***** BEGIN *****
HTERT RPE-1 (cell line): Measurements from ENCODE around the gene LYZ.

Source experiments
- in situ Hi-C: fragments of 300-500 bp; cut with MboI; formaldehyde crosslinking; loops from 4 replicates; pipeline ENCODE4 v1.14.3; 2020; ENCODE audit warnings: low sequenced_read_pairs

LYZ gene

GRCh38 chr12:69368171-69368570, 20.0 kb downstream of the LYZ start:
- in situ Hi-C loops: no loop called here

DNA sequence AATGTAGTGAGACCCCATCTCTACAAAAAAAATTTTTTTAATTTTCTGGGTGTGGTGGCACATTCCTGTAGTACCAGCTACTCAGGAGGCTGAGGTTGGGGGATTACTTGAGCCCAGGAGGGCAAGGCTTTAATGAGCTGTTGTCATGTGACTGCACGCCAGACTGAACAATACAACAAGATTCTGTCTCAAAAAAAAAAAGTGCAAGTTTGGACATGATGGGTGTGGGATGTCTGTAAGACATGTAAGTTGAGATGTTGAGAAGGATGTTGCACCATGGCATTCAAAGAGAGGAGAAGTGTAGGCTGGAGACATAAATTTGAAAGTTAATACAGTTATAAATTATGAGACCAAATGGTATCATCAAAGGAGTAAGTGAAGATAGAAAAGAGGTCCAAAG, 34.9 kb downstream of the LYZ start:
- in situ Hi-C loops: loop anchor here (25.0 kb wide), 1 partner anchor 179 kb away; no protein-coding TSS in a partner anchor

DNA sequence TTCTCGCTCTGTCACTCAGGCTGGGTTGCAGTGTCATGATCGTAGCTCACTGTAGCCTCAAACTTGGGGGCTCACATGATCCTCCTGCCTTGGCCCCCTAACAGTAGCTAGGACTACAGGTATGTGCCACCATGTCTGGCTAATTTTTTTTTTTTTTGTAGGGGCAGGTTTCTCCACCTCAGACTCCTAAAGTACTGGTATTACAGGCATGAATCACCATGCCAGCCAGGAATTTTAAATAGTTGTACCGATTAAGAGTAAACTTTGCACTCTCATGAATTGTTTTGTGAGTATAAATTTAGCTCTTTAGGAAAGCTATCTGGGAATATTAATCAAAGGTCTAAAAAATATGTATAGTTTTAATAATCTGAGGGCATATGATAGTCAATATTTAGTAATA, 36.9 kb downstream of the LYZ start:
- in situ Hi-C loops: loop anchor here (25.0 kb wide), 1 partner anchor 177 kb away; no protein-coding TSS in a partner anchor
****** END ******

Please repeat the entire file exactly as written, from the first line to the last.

HTERT RPE-1 (cell line): Measurements from ENCODE around the gene LYZ.

Source experiments
- in situ Hi-C: fragments of 300-500 bp; cut with MboI; formaldehyde crosslinking; loops from 4 replicates; pipeline ENCODE4 v1.14.3; 2020; ENCODE audit warnings: low sequenced_read_pairs

LYZ gene

GRCh38 chr12:69368171-69368570, 20.0 kb downstream of the LYZ start:
- in situ Hi-C loops: no loop called here

DNA sequence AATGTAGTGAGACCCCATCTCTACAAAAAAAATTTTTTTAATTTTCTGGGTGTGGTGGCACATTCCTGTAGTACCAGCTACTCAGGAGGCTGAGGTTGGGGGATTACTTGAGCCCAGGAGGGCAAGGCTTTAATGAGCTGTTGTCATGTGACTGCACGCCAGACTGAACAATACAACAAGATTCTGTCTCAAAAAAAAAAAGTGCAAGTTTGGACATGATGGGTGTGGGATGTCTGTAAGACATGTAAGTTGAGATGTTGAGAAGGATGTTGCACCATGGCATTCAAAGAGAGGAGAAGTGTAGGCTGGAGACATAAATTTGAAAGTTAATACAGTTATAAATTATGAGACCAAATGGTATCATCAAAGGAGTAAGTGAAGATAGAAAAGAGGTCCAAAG, 34.9 kb downstream of the LYZ start:
- in situ Hi-C loops: loop anchor here (25.0 kb wide), 1 partner anchor 179 kb away; no protein-coding TSS in a partner anchor

DNA sequence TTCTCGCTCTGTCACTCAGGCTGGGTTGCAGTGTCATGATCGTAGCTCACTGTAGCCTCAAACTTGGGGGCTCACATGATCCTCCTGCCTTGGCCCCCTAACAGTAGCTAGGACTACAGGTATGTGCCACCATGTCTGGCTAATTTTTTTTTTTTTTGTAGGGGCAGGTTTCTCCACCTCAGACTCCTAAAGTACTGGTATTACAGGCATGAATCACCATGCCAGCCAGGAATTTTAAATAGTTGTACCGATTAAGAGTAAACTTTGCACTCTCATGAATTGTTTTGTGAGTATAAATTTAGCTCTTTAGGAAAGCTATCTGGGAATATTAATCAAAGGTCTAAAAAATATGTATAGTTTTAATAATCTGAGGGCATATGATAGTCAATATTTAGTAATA, 36.9 kb downstream of the LYZ start:
- in situ Hi-C loops: loop anchor here (25.0 kb wide), 1 partner anchor 177 kb away; no protein-coding TSS in a partner anchor